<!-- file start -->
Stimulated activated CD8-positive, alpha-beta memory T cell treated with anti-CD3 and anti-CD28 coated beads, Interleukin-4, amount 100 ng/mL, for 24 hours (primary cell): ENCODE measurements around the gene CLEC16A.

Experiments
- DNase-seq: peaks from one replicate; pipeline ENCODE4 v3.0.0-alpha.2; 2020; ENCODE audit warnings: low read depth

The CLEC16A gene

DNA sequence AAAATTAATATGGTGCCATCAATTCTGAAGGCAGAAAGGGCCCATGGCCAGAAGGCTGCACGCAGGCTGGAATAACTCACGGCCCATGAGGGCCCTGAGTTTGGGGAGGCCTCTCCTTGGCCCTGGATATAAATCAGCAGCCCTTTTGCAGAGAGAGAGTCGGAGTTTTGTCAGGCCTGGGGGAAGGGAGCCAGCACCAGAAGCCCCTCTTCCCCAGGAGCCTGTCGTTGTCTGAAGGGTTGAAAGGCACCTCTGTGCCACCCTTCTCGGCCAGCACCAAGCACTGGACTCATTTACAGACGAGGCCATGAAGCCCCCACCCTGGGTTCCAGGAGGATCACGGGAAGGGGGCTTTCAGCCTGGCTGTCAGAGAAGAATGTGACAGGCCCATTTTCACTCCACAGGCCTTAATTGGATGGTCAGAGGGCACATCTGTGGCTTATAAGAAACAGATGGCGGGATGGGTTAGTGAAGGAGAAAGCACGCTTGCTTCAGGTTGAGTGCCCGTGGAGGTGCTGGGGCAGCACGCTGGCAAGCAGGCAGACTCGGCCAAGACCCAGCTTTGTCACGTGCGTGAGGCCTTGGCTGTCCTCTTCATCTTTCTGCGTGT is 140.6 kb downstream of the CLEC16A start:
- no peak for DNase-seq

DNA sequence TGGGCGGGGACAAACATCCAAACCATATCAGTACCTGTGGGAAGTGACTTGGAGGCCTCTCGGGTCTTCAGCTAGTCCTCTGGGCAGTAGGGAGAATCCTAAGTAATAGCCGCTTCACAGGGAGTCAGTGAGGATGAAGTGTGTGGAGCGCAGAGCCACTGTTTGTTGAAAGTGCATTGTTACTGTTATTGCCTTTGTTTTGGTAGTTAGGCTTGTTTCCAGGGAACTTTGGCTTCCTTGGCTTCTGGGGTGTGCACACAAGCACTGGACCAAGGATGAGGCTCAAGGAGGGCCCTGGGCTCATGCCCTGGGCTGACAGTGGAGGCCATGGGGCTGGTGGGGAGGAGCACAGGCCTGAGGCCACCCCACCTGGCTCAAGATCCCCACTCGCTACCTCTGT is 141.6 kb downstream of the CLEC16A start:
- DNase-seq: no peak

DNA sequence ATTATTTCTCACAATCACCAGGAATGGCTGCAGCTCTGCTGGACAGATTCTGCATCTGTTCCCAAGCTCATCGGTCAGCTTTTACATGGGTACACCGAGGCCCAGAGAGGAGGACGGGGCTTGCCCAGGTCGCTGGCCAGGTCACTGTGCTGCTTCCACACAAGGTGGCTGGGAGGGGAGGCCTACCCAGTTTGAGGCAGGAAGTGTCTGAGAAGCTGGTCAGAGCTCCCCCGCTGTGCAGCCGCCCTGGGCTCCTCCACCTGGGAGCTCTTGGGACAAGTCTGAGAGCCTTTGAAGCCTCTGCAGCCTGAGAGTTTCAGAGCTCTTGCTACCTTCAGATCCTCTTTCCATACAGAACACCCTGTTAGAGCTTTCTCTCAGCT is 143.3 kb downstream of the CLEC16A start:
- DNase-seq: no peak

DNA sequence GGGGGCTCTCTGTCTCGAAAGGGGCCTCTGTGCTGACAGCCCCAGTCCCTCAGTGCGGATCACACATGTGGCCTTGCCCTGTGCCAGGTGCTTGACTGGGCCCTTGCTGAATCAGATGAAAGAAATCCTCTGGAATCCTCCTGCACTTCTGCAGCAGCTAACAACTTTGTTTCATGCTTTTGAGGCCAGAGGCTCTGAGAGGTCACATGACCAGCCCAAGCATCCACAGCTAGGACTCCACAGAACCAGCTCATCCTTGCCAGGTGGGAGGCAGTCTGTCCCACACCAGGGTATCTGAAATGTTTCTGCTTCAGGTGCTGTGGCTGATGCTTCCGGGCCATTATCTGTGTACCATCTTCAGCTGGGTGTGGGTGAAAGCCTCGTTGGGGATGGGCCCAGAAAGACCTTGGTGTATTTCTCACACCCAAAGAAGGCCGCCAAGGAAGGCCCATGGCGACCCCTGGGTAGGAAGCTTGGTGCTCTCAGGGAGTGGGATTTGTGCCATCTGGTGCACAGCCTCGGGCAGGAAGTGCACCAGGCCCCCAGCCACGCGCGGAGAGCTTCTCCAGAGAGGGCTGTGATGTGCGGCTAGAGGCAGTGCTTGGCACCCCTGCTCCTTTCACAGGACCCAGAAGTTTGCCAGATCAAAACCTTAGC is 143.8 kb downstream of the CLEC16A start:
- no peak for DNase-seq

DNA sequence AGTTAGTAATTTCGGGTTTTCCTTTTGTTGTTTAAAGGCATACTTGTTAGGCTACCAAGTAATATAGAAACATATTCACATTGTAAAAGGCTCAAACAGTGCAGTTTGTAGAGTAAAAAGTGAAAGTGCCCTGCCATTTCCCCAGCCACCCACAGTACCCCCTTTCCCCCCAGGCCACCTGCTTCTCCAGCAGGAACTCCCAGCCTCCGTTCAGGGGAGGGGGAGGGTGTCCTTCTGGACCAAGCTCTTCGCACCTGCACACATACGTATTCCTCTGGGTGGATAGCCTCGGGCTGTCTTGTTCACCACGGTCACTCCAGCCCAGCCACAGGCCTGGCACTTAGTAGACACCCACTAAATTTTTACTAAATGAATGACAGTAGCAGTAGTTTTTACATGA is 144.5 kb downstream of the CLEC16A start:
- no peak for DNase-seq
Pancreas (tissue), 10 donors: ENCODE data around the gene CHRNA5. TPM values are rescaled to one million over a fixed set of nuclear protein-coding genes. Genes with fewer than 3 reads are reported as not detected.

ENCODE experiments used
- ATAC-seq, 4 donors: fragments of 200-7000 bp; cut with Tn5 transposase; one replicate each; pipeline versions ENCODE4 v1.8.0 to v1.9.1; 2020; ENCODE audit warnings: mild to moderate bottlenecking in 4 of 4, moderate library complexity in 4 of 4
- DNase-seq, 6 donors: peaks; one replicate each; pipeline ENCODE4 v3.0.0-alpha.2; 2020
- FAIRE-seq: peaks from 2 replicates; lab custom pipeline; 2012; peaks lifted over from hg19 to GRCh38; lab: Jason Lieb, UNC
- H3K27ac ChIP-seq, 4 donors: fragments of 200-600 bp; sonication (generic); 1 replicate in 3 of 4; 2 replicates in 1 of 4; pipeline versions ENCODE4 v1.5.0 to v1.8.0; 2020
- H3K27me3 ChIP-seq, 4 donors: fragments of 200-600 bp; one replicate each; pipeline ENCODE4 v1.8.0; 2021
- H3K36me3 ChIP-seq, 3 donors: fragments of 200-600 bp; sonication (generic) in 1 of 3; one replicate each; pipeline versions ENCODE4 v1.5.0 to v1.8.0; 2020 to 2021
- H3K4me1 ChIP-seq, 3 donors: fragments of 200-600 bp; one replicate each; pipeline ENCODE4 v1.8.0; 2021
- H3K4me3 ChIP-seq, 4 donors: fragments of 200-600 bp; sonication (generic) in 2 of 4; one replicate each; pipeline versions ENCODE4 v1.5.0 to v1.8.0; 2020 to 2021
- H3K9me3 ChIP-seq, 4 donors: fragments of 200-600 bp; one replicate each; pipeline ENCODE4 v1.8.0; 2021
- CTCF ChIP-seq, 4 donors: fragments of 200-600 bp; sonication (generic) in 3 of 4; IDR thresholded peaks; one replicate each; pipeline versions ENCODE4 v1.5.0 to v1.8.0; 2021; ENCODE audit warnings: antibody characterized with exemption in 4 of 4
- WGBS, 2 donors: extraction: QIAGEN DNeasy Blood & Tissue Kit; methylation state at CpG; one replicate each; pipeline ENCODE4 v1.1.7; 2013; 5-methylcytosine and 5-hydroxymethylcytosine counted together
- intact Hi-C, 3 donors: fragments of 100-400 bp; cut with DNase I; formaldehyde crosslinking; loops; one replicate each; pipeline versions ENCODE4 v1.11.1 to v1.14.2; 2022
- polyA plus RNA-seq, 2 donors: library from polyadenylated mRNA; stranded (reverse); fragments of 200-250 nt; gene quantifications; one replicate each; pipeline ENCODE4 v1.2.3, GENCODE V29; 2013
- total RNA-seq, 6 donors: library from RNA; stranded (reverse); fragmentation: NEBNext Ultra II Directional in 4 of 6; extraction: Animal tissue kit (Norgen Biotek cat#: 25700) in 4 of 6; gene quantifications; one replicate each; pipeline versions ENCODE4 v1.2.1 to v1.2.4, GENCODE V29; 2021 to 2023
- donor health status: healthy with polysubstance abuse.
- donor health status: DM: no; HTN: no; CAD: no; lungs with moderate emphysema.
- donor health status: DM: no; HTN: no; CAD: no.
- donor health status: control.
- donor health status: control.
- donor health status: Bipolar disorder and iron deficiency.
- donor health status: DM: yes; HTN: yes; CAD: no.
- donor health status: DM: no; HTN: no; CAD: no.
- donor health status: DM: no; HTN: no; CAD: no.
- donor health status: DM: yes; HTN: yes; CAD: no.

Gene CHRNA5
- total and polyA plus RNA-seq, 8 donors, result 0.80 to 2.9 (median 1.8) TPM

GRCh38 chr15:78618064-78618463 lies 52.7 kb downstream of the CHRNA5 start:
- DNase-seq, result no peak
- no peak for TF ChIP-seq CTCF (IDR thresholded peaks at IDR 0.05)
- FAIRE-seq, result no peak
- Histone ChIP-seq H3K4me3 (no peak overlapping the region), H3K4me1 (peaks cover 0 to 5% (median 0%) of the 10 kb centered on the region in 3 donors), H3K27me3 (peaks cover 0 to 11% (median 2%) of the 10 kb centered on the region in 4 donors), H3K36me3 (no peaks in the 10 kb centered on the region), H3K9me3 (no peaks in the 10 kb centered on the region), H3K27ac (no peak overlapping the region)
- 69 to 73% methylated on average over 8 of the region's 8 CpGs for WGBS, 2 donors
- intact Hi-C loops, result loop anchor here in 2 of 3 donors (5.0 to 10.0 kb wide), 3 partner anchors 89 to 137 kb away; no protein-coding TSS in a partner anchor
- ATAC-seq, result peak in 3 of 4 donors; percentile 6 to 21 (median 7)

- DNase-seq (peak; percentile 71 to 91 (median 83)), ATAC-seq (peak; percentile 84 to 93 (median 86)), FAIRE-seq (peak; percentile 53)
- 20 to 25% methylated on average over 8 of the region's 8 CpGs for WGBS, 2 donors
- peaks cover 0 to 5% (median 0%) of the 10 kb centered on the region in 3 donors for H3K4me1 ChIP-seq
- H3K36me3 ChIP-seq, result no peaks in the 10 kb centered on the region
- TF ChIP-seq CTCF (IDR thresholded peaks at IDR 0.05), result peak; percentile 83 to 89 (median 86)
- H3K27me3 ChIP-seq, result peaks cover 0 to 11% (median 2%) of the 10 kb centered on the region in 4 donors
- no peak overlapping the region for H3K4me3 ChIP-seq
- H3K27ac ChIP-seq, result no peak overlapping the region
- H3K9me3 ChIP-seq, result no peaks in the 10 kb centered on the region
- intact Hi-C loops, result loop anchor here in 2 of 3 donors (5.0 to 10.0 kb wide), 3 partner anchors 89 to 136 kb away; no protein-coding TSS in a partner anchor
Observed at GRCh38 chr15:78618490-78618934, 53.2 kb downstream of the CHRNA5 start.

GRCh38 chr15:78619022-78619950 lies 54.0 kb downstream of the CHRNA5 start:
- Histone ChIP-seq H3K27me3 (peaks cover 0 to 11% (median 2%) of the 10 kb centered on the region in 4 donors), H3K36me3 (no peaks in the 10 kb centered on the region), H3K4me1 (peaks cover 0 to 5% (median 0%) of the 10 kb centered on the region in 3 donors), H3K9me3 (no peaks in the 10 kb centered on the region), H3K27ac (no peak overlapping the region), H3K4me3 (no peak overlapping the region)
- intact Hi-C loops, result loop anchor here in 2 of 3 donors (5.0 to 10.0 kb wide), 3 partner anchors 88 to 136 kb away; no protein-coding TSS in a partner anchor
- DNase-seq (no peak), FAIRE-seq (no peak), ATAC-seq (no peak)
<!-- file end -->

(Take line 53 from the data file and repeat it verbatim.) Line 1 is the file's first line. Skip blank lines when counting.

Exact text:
- peaks cover 0 to 5% (median 0%) of the 10 kb centered on the region in 3 donors for H3K4me1 ChIP-seq